# Filter and Smoothing

Filters are indispensable in the field of robotics, enabling robots to interpret their environment and respond appropriately.

One of the most prevalent filters in signal processing is the **Low-Pass Filter (LPF)**. These filters are designed to
permit the passage of signals with frequencies below a specified threshold and to diminish the impact of higher
frequencies, which are typically regarded as undesirable noise.

Low-pass filters hold significant value in the realm of robotics for several reasons:

- Enhancing Sensor Readings: Given that a multitude of sensors are susceptible to signal disruption, LPFs are adept at refining the data, resulting in enhanced precision.
- Stabilizing Signal Processing: By mitigating abrupt fluctuations in control signals, LPFs contribute to the seamless operation of robotic components like motors and actuators.
- Noise Mitigation: LPFs are effective in curbing high-frequency disruptions originating from multiple sources, including electrical disturbances.

## Python Code for Discrete Low-Pass Filtering

Here is a straightforward Python code snippet that demonstrates the implementation of a discrete low-pass filter, commonly utilized in robotics to enhance the quality of sensor readings.

`import numpy as np`

class LowPassFilter:

def __init__(self, control_freq, cutoff_freq):

dt = 1 / control_freq

wc = 2 * np.pi * cutoff_freq

temp = 1 - np.cos(wc * dt)

self.alpha = -temp + np.sqrt(temp ** 2 + 2 * temp)

self.y = 0

self.initialized = False

def apply(self, x):

if not self.initialized:

self.init(x)

self.y += self.alpha * (x - self.y)

return self.y

def init(self, initial_value):

self.y = initial_value

self.initialized = True

This code presents a simple yet effective approach to applying a first-order discrete low-pass filter, which operates similarly to an exponential smoothing mechanism due to its straightforward computational structure.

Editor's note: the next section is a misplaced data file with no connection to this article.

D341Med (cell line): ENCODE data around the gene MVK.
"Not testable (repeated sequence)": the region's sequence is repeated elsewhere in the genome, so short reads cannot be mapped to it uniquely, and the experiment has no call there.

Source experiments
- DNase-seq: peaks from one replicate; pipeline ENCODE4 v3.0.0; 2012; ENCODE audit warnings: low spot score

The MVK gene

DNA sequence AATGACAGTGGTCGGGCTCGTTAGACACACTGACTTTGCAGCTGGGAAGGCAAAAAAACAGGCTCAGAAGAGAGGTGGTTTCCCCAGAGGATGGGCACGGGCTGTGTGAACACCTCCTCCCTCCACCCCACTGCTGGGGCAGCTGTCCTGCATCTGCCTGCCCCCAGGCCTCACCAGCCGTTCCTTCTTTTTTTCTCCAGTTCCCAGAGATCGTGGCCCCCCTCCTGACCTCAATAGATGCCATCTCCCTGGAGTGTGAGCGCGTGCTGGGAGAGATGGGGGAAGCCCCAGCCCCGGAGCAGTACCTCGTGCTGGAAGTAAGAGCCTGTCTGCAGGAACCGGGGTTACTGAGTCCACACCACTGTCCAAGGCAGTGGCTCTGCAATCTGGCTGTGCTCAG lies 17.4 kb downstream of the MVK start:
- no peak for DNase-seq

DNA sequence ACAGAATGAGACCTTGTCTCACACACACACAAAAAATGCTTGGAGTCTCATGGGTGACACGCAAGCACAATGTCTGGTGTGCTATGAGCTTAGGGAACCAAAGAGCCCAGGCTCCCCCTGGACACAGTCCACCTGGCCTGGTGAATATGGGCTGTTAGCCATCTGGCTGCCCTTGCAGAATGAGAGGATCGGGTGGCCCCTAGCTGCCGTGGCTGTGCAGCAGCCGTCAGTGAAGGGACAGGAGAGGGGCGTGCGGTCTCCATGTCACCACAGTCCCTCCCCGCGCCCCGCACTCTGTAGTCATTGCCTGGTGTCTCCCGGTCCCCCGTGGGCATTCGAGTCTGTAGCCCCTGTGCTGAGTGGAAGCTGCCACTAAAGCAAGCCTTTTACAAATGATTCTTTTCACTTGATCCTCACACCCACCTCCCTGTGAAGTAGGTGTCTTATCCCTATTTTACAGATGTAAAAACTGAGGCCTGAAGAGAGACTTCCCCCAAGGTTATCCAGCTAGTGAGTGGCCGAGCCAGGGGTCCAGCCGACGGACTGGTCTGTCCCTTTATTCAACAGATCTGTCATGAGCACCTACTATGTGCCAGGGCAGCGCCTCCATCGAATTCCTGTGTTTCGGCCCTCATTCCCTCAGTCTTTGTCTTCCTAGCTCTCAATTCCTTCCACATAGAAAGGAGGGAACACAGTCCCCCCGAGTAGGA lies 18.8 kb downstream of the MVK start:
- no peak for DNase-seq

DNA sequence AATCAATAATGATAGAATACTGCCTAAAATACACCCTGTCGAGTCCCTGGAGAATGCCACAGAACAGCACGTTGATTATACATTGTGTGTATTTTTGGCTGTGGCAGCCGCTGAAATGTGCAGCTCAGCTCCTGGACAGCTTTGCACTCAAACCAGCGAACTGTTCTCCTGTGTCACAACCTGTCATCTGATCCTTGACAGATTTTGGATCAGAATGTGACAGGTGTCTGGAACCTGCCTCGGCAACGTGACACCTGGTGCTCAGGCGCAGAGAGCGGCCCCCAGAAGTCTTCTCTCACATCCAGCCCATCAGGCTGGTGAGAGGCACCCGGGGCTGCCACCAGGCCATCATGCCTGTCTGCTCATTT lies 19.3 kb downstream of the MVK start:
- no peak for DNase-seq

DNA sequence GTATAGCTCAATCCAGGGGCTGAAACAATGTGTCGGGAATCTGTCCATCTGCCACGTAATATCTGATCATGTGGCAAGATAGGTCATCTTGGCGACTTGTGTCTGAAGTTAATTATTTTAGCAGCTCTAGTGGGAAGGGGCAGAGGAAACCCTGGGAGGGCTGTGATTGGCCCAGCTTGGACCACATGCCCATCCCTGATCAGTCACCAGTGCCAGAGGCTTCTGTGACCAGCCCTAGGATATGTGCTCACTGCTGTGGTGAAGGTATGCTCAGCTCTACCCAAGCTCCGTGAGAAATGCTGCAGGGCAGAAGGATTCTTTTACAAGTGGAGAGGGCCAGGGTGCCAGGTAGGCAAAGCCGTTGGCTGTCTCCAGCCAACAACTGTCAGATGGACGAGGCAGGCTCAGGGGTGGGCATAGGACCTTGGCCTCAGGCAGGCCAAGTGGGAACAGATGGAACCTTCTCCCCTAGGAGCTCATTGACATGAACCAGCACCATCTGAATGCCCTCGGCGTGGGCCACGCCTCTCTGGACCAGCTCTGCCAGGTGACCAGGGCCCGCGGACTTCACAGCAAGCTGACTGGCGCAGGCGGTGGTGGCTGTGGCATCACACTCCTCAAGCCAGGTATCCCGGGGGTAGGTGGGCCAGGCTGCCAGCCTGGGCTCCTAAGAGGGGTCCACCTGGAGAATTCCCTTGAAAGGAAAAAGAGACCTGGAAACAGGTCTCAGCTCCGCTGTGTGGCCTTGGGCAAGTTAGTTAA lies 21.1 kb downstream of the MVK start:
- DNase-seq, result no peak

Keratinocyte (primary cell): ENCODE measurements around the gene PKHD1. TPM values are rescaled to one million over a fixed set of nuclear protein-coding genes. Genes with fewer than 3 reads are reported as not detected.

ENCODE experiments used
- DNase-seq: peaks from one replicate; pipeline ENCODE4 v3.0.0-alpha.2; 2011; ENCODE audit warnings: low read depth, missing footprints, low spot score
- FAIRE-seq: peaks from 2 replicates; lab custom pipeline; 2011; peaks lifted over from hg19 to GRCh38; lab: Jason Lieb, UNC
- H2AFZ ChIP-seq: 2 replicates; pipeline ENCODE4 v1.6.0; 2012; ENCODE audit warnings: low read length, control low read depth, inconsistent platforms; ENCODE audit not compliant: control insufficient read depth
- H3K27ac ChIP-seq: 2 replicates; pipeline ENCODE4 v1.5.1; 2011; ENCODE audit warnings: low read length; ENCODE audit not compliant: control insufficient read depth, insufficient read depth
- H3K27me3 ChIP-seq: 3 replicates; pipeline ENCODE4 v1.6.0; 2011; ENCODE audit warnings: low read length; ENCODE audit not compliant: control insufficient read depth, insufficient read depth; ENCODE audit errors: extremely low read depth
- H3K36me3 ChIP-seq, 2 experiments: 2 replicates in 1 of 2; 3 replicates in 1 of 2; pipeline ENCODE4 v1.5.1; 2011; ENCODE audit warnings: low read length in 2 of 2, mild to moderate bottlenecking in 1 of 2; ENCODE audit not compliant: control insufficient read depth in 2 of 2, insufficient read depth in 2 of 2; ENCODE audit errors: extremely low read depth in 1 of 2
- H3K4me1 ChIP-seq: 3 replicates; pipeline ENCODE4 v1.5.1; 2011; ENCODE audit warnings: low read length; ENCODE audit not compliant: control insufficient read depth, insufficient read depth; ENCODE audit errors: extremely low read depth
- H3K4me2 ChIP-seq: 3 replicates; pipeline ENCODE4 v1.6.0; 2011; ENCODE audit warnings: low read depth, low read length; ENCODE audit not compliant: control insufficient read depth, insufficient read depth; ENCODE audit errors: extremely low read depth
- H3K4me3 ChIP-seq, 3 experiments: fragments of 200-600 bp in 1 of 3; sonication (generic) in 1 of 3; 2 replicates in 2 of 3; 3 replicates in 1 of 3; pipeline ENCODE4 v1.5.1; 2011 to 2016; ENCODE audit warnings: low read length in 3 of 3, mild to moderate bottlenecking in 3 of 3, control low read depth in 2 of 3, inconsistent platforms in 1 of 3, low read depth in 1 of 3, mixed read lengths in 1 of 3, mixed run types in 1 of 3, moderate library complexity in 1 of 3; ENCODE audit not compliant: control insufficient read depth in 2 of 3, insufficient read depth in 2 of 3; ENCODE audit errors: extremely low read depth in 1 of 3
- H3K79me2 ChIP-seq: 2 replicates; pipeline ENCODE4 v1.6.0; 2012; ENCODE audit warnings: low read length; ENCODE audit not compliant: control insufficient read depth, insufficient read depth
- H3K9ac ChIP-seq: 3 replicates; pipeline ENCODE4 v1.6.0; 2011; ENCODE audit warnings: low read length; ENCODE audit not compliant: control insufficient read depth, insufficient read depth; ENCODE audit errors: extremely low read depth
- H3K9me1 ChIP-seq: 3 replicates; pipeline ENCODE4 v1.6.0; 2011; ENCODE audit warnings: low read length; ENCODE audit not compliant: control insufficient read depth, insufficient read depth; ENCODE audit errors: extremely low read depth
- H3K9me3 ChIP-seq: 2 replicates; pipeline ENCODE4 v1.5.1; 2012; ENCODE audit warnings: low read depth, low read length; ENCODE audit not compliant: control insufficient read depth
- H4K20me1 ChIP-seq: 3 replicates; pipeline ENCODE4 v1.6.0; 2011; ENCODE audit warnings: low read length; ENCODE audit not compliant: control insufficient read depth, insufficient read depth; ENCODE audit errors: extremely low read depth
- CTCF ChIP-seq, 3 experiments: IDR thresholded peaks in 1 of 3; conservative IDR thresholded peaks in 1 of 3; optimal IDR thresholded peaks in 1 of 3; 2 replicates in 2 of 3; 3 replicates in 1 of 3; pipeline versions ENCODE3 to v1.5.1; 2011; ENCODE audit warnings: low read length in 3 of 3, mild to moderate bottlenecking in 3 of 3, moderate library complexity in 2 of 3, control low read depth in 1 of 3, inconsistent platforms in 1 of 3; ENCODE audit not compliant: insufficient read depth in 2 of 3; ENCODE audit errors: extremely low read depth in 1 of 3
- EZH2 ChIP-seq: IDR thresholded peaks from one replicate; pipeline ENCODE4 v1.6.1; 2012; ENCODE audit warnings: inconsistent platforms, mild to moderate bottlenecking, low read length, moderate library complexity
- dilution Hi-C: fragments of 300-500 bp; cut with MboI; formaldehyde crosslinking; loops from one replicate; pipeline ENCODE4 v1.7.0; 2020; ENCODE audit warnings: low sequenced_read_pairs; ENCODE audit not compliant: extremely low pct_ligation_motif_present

In addition to the custom implementation, the `scipy`

library provides facilities to achieve similar results. The
following function demonstrates how to apply a low-pass filter to a series of signals, smoothing the input data
effectively.

`import numpy as np`

from scipy import signal

def smooth_signal_sequence(signal_sequence: np.ndarray, cutoff_freq=5, sample_rate=25):

sos = signal.butter(2, cutoff_freq, 'low', fs=sample_rate, output='sos')

dimensions = signal_sequence.shape

if len(dimensions) < 2:

raise ValueError(f"Expected a 2D or 3D array, received shape: {dimensions}")

smoothed_sequence = np.empty_like(signal_sequence)

if len(dimensions) == 3:

for joint_index in range(dimensions[1]):

for axis_index in range(dimensions[2]):

smoothed_sequence[:, joint_index, axis_index] = signal.sosfilt(sos, signal_sequence[:, joint_index, axis_index])

elif len(dimensions) == 2:

for joint_index in range(dimensions[1]):

smoothed_sequence[:, joint_index] = signal.sosfilt(sos, signal_sequence[:, joint_index])

return smoothed_sequence